Published August 2011.
This article first appeared in the January 2011 edition of MTi, a multi-media journal published by The Association of Teachers of Mathematics.
In March 2010, the NRICH website had a slightly different feel, inspired by the way teachers at Kingsfield School in Bristol work with their students. Following an introduction to a potentially rich starting point, a considerable proportion of the lesson time at Kingsfield is dedicated to working on questions and ideas generated by children. So, rather than publishing a range of problems on NRICH that month, we offered starting points for 'projects'.
The aim was that these projects would give learners opportunities to work together, discuss ideas, develop conjectures of their own and suggest new lines of enquiry. This is how it is to be a mathematician, working alongside other mathematicians. Children could experience this within their own classrooms, but also in the wider world through the NRICH Projects Site, an online community we set up for this purpose. By placing ideas and thoughts onto the Projects Site, after some exploration, others could share in the excitement and investigate too. It was possible to see where others had gone from the same starting point and it meant that a user could choose to explore other people's ideas further. During the months of March and April, we added problems to the main NRICH website which were based on the questions and conjectures posted by learners.
It was the initial discussions with Alf Coles and Tracy Wylie, both teachers at Kingsfield at the time, which prompted the format of the March NRICH site. Alf, and Tracy, led us - the NRICH team - in some mathematics in the same way they would with their learners in school. Reflecting on what we had done together, we discussed our aim to enable children to experience what it means to work like a mathematician. Part of working in this way involves asking your own questions and pursuing them, rather than always investigating a question or conjecture suggested by someone else. Alf and Tracy's approach embraced this completely and I was struck in particular by Alf's assertion that we, as teachers, should perhaps trust pupils more. By this, I mean that we should trust them to 'play with' a mathematical starting point and be able to ask their own, appropriate, questions. This led me to wonder, do I do this when I work with children? Do I really trust them? Do I really 'let go' of the mathematics and allow children the freedom to pursue their own line of enquiry?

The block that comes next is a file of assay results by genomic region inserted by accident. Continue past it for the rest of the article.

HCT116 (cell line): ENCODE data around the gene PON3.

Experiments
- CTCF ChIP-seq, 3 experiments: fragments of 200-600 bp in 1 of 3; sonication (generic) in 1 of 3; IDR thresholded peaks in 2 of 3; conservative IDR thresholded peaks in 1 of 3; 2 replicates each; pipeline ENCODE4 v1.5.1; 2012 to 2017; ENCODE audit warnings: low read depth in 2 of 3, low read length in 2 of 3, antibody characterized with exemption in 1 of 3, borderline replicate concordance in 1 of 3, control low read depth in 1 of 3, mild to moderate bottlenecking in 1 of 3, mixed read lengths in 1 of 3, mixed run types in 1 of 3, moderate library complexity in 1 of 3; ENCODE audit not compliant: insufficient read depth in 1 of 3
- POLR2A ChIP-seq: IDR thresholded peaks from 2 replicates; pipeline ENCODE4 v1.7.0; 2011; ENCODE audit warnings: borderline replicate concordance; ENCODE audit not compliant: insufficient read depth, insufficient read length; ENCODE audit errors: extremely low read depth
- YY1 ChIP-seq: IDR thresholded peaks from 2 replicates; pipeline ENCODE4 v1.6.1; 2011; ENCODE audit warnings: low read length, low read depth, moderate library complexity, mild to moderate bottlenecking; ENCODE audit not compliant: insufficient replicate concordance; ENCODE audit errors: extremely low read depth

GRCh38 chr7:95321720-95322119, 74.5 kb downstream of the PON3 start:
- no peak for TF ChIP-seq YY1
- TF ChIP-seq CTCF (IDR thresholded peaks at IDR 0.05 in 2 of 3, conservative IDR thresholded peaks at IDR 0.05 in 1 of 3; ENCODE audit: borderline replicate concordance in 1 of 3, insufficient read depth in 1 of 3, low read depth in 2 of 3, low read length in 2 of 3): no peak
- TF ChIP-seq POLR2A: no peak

I was reminded of these discussions and contemplations one Saturday as I worked with a group of Year 5 and 6 children in Warwick. This was the first time I had met the majority of the children and we began by playing the Factors and Multiples Game.
To start with, I used a $1$ to $50$ grid on the interactive whiteboard. The group played in two teams against each other, taking it in turns to choose a number on the grid which was either a factor, or a multiple of, the previous number. The aim of the game is to prevent your opponent from being able to select a number. You may like to think about how you would win before reading on!